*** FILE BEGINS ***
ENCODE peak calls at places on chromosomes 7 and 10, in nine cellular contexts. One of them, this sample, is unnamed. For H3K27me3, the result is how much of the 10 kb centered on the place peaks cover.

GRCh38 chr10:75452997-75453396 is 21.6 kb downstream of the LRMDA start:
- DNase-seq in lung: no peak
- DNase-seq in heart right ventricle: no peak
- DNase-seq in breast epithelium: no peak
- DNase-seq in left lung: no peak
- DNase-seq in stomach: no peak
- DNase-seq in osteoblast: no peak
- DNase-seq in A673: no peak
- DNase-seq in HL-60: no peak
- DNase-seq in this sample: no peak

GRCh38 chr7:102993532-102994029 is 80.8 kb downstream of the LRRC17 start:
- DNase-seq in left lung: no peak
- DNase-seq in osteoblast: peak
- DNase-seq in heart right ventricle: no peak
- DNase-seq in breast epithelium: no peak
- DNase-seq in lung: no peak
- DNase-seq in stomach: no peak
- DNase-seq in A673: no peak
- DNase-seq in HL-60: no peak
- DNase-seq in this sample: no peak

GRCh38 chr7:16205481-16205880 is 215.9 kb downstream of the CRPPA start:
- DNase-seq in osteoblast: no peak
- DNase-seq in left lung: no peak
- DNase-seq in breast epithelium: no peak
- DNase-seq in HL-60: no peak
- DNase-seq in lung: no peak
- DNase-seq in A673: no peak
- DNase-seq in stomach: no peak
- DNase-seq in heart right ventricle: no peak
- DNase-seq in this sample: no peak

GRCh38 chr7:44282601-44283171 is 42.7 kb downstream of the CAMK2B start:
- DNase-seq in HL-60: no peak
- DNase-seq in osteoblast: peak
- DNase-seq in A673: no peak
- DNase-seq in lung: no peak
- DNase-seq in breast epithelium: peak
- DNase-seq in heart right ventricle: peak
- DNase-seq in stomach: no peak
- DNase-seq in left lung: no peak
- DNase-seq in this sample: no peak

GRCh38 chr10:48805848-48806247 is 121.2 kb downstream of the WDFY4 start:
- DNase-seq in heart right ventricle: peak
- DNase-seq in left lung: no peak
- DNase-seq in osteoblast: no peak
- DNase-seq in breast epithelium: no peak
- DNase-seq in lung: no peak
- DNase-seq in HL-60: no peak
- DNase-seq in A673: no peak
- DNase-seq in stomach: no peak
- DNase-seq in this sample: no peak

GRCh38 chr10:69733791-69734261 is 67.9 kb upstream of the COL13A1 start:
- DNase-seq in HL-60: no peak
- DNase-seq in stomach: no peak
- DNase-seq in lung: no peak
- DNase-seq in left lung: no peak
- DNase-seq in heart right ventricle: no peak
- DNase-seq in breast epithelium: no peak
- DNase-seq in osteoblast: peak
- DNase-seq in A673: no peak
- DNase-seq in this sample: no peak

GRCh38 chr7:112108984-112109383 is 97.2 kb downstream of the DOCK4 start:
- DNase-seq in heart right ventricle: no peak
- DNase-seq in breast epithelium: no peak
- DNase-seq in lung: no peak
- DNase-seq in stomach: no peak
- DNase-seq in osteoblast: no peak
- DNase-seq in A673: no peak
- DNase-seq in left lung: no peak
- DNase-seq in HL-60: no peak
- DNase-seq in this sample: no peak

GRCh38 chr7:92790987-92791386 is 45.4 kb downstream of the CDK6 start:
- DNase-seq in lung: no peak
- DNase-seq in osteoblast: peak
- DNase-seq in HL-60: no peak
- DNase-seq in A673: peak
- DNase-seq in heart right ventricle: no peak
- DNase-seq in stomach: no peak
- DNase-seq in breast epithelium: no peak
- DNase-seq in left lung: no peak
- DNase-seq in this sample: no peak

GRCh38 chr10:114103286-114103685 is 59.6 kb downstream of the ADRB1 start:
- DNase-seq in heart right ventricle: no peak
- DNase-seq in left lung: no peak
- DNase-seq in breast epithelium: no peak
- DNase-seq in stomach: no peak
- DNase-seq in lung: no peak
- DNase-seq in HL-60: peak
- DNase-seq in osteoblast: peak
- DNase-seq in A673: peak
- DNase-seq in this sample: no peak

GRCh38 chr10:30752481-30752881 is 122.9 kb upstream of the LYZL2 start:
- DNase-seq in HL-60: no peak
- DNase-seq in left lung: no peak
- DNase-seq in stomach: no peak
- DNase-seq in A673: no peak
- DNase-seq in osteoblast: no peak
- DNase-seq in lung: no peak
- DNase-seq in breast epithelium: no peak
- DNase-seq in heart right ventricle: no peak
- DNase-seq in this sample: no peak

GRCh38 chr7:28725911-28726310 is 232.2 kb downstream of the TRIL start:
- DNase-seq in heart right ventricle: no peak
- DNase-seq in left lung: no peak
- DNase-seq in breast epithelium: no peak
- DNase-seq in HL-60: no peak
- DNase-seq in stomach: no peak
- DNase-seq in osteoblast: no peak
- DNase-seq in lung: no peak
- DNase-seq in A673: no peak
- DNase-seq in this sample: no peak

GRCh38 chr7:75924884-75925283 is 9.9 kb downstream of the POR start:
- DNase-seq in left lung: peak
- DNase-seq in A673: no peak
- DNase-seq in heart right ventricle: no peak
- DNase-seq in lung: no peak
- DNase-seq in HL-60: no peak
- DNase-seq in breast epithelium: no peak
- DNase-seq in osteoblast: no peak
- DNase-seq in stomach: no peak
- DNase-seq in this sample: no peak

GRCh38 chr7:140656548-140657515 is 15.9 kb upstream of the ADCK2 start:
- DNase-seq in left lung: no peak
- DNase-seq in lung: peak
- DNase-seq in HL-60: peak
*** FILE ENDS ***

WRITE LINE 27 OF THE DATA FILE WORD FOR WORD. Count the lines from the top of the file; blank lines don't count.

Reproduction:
- DNase-seq in lung: no peak